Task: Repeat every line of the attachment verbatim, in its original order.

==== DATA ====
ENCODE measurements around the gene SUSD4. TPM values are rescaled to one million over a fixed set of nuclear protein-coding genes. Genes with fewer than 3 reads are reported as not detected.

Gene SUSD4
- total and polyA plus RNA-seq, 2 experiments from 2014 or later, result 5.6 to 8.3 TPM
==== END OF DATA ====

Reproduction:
ENCODE measurements around the gene SUSD4. TPM values are rescaled to one million over a fixed set of nuclear protein-coding genes. Genes with fewer than 3 reads are reported as not detected.

Gene SUSD4
- total and polyA plus RNA-seq, 2 experiments from 2014 or later, result 5.6 to 8.3 TPM